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Shanghai Sanctuary: Chinese and Japanese Policy Toward European Jewish Refugees During World War IIby Gao Bei
Synopses & Reviews
When the world closed its borders to desperate Jews fleeing Europe during World War II, Shanghai became an unexpected last haven for the refugees. An open port that could be entered without visas, this unique city under Western and Japanese control sheltered tens of thousands of Jews. Shanghai Sanctuary is the first major study to examine the Chinese Nationalist government's policy towards the "Jewish issue" as well as the most thorough analysis of how this issue played into Japanese diplomacy. Why did Shanghai's German-allied Japanese occupiers permit this influx of Jewish refugees? Gao illuminates how the refugees' position complicated the relationships between China, Japan, Germany, and the United States before and during World War II. She thereby reveals a great deal about the Great Powers' national priorities, their international agendas, and their perceptions of the global balance of power.
Drawing from both Chinese and Japanese archival sources that no Western scholar has been able to fully use before, Gao tells a rich story about the politics and personalities that brought Jewish refugees into Shanghai. This story, far from being a mere sidebar to the history of modern China and Japan, captures a critical moment when opportunistic authorities in both countries used the incoming Jewish refugees as a tool to win international financial and political support in their war against one another. Shanghai Sanctuary underlines the extent of Holocaust's global repercussions. In the process, the book sheds new light on the intricacies of wartime diplomacy and the far-reaching human consequences of the twentieth century's most documented conflict.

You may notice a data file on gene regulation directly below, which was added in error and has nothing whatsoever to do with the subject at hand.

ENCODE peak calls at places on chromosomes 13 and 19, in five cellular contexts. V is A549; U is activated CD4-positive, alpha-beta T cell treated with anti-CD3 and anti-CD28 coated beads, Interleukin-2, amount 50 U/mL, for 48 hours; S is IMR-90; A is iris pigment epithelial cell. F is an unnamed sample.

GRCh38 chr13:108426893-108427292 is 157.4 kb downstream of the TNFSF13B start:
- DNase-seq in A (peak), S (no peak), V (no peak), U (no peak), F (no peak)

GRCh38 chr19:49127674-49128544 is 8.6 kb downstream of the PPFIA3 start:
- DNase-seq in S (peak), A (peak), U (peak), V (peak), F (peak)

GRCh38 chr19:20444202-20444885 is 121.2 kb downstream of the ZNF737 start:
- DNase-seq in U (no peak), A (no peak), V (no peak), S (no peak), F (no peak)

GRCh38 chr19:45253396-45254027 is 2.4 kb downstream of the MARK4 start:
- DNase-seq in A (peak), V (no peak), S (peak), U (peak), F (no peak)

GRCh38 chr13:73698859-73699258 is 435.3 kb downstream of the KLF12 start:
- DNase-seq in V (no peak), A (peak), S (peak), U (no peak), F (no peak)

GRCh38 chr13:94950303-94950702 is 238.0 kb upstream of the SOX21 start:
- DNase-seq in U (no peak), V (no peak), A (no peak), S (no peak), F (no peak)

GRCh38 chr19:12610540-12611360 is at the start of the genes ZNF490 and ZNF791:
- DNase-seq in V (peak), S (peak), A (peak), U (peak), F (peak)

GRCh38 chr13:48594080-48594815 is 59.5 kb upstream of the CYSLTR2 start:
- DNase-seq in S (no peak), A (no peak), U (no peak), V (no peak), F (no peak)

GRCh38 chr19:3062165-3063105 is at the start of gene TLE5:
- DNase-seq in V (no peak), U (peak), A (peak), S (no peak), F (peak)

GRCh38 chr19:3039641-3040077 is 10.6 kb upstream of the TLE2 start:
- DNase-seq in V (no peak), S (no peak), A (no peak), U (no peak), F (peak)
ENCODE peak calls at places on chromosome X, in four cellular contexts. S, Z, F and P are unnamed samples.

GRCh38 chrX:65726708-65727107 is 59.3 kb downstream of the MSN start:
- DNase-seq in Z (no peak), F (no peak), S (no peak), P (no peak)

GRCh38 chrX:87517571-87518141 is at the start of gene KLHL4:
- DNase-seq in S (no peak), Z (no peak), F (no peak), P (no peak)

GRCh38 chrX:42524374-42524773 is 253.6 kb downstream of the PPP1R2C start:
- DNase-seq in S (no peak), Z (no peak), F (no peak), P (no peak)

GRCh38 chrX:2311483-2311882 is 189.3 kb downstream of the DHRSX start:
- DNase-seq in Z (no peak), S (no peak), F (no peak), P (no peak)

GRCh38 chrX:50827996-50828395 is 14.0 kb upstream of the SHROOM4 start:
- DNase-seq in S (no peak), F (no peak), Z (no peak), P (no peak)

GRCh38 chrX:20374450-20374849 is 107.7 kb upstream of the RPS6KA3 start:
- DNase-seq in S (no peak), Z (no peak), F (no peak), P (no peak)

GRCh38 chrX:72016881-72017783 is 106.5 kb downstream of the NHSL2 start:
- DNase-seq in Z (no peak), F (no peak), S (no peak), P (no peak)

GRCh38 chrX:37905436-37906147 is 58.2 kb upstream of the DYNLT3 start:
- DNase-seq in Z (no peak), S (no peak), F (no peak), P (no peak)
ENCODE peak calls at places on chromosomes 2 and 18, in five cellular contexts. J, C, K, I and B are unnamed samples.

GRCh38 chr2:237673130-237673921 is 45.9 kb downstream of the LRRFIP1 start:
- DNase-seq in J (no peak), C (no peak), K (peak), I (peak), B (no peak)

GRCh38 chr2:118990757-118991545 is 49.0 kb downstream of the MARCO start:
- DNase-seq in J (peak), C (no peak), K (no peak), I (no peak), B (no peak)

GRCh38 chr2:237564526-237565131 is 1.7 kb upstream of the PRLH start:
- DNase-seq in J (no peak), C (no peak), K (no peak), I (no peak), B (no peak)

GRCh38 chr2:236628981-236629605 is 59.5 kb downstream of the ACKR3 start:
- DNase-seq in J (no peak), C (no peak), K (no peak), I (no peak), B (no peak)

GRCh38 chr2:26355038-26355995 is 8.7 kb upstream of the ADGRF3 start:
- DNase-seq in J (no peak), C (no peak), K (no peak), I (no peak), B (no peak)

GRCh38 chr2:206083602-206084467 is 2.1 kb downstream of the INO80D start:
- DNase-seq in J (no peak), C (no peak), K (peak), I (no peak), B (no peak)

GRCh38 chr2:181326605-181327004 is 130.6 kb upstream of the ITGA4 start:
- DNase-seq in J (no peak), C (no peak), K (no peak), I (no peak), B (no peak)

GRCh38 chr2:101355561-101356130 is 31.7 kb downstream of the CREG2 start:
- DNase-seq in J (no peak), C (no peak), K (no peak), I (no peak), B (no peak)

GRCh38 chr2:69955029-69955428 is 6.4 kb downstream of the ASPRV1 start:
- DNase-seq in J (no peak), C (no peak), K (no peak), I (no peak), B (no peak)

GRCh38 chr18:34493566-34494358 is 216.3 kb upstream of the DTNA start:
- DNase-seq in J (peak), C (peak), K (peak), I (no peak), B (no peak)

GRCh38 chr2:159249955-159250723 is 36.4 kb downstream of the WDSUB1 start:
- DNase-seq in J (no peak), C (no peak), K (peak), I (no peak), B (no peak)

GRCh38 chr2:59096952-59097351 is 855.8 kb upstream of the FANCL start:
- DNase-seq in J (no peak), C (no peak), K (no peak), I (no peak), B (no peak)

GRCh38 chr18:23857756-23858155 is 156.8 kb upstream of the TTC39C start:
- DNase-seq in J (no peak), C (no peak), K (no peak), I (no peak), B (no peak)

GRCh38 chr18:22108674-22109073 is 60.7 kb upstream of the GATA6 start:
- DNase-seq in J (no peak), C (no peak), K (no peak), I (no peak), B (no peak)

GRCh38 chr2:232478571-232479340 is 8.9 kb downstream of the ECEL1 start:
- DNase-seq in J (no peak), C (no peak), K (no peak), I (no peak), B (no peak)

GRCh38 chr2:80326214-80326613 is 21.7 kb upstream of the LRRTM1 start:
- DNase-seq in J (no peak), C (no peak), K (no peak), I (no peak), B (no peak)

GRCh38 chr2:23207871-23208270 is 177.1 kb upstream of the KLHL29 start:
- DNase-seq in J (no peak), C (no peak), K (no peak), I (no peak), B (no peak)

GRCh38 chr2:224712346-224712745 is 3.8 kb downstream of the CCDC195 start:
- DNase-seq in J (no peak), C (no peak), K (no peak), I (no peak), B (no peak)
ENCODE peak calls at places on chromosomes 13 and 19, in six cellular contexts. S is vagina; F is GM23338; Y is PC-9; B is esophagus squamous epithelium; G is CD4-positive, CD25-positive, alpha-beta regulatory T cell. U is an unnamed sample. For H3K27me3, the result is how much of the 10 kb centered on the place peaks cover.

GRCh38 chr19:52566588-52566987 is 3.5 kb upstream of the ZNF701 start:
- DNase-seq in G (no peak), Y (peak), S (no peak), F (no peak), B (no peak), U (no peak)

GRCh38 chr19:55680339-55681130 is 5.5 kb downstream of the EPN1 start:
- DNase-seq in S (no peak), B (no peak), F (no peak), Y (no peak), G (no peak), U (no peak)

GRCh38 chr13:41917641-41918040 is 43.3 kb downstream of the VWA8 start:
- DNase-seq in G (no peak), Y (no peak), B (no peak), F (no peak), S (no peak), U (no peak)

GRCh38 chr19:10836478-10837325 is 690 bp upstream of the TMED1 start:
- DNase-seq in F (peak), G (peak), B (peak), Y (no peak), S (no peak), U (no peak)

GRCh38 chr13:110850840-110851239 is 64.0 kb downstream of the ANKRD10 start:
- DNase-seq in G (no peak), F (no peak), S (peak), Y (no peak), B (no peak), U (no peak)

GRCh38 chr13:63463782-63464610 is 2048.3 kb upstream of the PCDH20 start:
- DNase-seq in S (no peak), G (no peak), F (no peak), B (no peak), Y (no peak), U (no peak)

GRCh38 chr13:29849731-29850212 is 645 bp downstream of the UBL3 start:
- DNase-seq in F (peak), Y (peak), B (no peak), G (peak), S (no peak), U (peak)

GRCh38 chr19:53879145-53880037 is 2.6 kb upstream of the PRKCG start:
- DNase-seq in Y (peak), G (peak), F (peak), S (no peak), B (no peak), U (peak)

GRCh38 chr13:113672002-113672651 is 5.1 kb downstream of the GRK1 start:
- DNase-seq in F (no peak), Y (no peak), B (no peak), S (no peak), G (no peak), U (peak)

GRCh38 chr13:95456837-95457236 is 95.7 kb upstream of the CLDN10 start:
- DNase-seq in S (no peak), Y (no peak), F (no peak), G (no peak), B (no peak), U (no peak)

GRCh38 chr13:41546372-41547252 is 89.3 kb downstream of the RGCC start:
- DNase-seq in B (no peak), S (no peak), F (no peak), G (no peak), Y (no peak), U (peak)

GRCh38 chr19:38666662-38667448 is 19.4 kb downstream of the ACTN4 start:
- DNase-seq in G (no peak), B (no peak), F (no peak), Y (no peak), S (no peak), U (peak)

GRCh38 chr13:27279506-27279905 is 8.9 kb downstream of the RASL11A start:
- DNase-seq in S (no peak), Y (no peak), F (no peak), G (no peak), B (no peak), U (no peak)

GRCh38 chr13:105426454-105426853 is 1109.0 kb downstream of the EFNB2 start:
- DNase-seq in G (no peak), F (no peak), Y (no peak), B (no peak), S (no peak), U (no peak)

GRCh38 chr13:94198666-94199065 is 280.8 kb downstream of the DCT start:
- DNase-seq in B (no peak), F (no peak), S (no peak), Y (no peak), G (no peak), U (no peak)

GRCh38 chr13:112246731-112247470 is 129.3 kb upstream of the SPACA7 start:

Shanghai Sanctuary assesses the plight of the European Jewish refugees who fled to Japanese-occupied China during World War II. This book is the first major study to examine the Nationalist government's policy towards the Jewish refugee issue and the most thorough and subtle analysis of Japanese diplomacy concerning this matter. Gao demonstrates that the story of the wartime Shanghai Jews is not merely a sidebar to the history of modern China or modern Japan. She illuminates how the "Jewish issue" complicated the relationships among China, Japan, Germany, and the United States before and during World War II. Her groundbreaking research provides an important contribution to international history and the history of the Holocaust.
Chinese Nationalist government and the Japanese occupation authorities thought very carefully about the Shanghai Jews and how they could be used to win international financial and political support in their war against one another. The Holocaust had complicated repercussions extending far beyond Europe to East Asia, and Gao shows many of them in this tightly argued book. Her fluency in both Chinese and Japanese has permitted her to exploit archival sources no Western scholar has been able to fully use before. Gao brings the politics and personalities that led to the admittance of Jews to Shanghai during World War II together into a rich and revealing story.
About the Author
Gao Bei is assistant professor of history at The College of Charleston.
Table of Contents
1. Chinese and Japanese Perceptions of the Jews
2. The Chinese Nationalist Government and the Shanghai Jewish Refugees
3. Yasue Norihiro, Inuzuka Koreshige, and Japan's Policy toward the Shanghai Jewish Refugees, December 1937- December 1939
4. The Tripartite Pact and Japan's Policy toward the Shanghai Jewish Refugee Issue, January 1940-August 1945
Epilogue: The European Jewish Refugees and Shanghai
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History and Social Science » Military » General History